I admire doctors’ mastery of medicine — knowing the intricate folds of the intestine like a memorized puzzle and navigating the maze of masked organs tucked beneath skin. They wear white coats of purity and stethoscopes of armor. They’re highly decorated, respected, and glorified. They’re calm with their tools, commanders-in-chief of the body, and menders of ailments. They care for our bodies when we aren’t sure how to — when pain inflicts itself upon us like an uninvited guest. Our bodies are our most valuable assets — an entangled blend of psychic, emotional, and physical scars. And so, living in a vessel as dynamic and ever-changing as the human body is a gift that requires multiple levels of both self-care and professional care.
Yet, what happens when rational, logical science — the very infrastructure of medicine — is clouded by racism? How does a nation that boasts its investment in healthcare face the fact that medical treatment is heavily determined by race and that pain is colored by skin?
The realms of medicine, white coats, and hospitals have been, and continue to be, deeply stained by racialized practices. In a society infiltrated by racism and inequity in almost every institution and profession, doctors and scientists have not been left behind; in fact, racism is rooted at the heart of medicine, pulsating, pounding, and remaining alive no matter whom it hurts.
In her essay “Myths about physical racial differences were used to justify slavery — and are still believed by doctors today,” an integral part of the New York Times’ 1619 Project, Linda Villarosa, the program director of journalism at the City College of New York, steers through the many raw, bleeding wounds which inhabit the historical spheres of biology and medicine. Villarosa’s piece is an evocatively honest, yet shocking, depiction of multiple persistent medical myths which continue to be taught and practiced in medical settings. Her story is not a historical archive or synopsis of medical practices, but rather a collection of voices — a mural of pain and resilience, patients whose bodies have been toyed with and weaponized by structural racism.
Villarosa brings readers into the veins of history, driving towards the multiple medical myths which have lived on through the centuries. From Thomas Hamilton, a physician keen on proving differences between Black people and white people lay within their biological construction, to Benjamin Mosely, a British doctor who believed that Black individuals could bear more painful surgical procedures, irrational assumptions about race and its effects on the body guided medical treatment for decades. Misconceptions about strength, pain, and physicality were celebrated — encouraging the continuation of treating Black patients in an aggressive and wholly unjust manner.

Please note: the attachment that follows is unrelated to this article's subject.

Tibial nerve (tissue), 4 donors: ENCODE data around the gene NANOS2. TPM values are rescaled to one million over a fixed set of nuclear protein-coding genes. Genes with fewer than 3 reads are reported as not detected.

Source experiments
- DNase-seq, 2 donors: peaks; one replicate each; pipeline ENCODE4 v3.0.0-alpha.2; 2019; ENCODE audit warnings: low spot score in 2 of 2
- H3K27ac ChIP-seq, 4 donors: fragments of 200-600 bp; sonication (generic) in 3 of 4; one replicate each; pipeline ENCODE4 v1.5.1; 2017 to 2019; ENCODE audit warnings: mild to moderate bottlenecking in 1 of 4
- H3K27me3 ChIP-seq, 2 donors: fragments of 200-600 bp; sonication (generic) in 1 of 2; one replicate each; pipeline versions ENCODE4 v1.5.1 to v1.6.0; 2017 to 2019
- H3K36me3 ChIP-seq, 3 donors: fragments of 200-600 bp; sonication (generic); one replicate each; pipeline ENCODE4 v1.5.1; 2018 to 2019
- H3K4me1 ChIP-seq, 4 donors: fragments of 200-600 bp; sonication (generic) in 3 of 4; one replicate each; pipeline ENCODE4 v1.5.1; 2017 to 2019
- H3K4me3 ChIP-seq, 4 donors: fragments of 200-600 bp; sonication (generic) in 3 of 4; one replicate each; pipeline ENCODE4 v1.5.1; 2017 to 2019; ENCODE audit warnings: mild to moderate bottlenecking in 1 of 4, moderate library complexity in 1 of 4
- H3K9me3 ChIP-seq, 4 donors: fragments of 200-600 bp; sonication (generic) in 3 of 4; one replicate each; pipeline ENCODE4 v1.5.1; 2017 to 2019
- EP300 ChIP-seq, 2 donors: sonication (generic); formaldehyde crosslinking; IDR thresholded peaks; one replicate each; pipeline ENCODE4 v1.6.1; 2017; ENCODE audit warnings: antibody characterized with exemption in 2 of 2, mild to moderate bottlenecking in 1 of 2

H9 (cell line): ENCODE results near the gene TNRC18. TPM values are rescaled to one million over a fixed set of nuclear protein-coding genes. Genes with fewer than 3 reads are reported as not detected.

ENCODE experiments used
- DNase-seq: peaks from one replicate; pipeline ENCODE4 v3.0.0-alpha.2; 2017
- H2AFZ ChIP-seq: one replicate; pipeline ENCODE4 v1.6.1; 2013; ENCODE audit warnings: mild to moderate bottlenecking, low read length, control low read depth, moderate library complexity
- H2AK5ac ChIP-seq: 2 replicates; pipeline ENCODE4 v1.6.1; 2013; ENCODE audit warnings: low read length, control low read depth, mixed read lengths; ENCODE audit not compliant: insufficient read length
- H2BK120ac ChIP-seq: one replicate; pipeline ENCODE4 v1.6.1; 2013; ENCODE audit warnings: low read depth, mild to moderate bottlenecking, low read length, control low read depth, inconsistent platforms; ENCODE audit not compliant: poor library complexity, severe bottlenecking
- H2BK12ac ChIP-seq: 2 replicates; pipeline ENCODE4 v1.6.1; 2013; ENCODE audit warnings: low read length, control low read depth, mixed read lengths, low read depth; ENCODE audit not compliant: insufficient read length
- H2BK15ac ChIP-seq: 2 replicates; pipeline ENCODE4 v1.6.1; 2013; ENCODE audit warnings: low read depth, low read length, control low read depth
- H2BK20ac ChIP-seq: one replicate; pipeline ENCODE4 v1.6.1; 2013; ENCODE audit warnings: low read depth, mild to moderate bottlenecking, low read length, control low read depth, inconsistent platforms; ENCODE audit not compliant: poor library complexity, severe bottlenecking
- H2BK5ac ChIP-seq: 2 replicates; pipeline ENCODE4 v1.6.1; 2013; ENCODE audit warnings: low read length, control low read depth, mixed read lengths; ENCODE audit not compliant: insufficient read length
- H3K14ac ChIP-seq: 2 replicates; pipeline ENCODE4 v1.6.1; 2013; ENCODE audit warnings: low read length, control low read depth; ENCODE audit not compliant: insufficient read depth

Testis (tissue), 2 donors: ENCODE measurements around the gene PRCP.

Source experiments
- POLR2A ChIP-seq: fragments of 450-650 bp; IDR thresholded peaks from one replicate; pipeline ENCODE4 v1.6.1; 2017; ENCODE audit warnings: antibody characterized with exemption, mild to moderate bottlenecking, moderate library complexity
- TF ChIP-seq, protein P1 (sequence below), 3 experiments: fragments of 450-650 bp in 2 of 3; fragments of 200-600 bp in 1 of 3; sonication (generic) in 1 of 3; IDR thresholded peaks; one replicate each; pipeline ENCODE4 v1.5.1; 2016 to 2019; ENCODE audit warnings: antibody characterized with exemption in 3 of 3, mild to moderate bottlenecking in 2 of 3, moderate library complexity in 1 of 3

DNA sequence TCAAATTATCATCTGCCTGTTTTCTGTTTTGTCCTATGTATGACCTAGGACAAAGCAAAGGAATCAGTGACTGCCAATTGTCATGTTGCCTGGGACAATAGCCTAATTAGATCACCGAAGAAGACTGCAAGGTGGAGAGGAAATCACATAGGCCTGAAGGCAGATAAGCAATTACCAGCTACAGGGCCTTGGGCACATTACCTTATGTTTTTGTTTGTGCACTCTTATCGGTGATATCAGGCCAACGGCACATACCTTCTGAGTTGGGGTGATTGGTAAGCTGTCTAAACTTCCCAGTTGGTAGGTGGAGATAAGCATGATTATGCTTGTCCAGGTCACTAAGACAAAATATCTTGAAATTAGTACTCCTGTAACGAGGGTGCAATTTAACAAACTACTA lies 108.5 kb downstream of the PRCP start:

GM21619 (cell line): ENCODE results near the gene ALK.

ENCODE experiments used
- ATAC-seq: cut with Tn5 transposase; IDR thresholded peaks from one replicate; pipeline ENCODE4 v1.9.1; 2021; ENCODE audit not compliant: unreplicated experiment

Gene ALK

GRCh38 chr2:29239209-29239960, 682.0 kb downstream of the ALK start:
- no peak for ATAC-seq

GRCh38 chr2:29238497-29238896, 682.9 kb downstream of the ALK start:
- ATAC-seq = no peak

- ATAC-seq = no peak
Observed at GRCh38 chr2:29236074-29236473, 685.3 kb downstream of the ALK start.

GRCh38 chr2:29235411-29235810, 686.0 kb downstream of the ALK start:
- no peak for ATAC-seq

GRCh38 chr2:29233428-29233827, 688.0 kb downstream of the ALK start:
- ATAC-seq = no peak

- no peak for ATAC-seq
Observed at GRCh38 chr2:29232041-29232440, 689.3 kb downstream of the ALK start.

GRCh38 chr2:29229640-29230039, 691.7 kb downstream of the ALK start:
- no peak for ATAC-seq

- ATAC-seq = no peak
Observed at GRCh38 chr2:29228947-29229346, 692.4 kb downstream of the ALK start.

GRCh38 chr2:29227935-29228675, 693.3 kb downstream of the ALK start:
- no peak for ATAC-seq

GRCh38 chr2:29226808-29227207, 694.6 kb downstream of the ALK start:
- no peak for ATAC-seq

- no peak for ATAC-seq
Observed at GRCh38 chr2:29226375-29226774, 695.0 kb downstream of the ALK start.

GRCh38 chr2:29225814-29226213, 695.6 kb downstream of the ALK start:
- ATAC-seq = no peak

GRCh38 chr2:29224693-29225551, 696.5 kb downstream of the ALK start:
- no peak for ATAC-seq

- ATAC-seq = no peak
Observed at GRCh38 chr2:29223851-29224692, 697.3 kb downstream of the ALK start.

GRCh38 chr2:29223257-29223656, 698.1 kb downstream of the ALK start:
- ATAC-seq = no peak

Many of these physicians’ theories about Black bodies’ inferiority have penetrated into modern medical practices. As Villarosa elucidates, the spirometer, a device used to measure lung function, was designed to calculate lung deficiency at 20 percent for Black patients. Today, spirometers have a “race correction” factor, which is based on the unbacked assumption that Blacks have less lung capacity than whites. Medical education which teaches students to “do no harm” rarely addresses the downstream effects of health policy, or lack thereof, and minimizes conversations of biases present in healthcare.
Against our nation’s persisting backdrop of COVID-19, data which relentlessly suggest that Black people have suffered disproportionate rates of death during the pandemic, and the killing of George Floyd, among other instances of police brutality against Black bodies, the notion of what it means to be a doctor is more important than ever. Doctors are champions of equity and committed to respecting people — mobilizing knowledge, precision, and advocacy to push the boundaries of medicine into public health, well-being, and safety. Healthcare professionals care for people during their most vulnerable moments, and it is essential that they recognize the repeated manifestations of racism as a public health crisis.
Until COVID-19, I assumed that medicine and the role of physicians lay in the ability to treat symptoms, derive diagnoses, and communicate with patients. But now, as a pre-med student, I ask myself what it is that I desire from a medical profession. I want to be able to treat others with compassion — with an undying humility that exercises itself in conversation and treatment. I want to be able to build trusting relationships, to provide care that is not muddled by color, to be immersed in medical discourse that doesn’t ignore our nation’s plague of unaffordable healthcare. I’m still grappling with the responsibility that comes with being in the healthcare sector — the humbling opportunity to amplify voices, cultivate connections between people and science, and recognize that physicians are part of a story that transcends the walls of a hospital.